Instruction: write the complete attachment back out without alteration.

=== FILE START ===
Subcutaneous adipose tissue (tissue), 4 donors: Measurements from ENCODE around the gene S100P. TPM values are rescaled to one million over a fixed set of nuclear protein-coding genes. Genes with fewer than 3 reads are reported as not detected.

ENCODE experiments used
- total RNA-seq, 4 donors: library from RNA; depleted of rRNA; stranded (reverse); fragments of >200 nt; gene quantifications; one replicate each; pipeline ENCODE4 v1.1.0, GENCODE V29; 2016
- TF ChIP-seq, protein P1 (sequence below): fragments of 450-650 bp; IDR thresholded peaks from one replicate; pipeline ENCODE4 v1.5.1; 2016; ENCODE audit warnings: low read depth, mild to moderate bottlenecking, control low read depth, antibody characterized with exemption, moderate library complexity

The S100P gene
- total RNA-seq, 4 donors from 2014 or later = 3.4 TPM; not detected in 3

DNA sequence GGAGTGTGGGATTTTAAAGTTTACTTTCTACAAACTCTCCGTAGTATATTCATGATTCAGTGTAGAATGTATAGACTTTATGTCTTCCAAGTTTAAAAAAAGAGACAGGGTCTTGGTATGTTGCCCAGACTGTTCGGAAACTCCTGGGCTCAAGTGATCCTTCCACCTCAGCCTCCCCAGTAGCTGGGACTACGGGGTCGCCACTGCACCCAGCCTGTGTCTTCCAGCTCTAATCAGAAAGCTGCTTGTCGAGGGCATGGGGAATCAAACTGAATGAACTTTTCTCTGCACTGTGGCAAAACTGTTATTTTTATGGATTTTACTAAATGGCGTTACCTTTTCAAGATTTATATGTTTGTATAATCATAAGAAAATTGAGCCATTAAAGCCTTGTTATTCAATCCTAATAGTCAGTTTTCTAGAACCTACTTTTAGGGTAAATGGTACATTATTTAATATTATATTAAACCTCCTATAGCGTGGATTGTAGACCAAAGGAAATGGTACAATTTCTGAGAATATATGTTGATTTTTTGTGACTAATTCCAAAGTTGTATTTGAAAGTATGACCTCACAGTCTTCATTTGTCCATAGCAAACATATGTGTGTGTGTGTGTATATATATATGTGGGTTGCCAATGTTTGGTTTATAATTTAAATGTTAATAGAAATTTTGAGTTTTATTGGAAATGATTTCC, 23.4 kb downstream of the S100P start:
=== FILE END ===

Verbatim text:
Subcutaneous adipose tissue (tissue), 4 donors: Measurements from ENCODE around the gene S100P. TPM values are rescaled to one million over a fixed set of nuclear protein-coding genes. Genes with fewer than 3 reads are reported as not detected.

ENCODE experiments used
- total RNA-seq, 4 donors: library from RNA; depleted of rRNA; stranded (reverse); fragments of >200 nt; gene quantifications; one replicate each; pipeline ENCODE4 v1.1.0, GENCODE V29; 2016
- TF ChIP-seq, protein P1 (sequence below): fragments of 450-650 bp; IDR thresholded peaks from one replicate; pipeline ENCODE4 v1.5.1; 2016; ENCODE audit warnings: low read depth, mild to moderate bottlenecking, control low read depth, antibody characterized with exemption, moderate library complexity

The S100P gene
- total RNA-seq, 4 donors from 2014 or later = 3.4 TPM; not detected in 3

DNA sequence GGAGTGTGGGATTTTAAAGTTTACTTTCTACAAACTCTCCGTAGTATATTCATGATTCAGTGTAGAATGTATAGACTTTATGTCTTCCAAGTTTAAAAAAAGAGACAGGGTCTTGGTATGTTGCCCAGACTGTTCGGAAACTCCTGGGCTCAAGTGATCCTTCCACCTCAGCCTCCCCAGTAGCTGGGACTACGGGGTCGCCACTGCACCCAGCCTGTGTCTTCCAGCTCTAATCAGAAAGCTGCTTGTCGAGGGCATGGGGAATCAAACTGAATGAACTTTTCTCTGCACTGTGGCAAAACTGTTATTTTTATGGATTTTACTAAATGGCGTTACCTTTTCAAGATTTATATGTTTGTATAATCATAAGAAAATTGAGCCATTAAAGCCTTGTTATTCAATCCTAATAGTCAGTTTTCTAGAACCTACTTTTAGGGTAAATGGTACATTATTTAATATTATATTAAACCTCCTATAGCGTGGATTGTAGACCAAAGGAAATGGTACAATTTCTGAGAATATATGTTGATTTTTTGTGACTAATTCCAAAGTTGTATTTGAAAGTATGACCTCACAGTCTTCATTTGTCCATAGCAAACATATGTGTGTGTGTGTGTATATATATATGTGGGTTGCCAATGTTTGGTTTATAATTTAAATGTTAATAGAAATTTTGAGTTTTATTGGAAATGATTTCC, 23.4 kb downstream of the S100P start: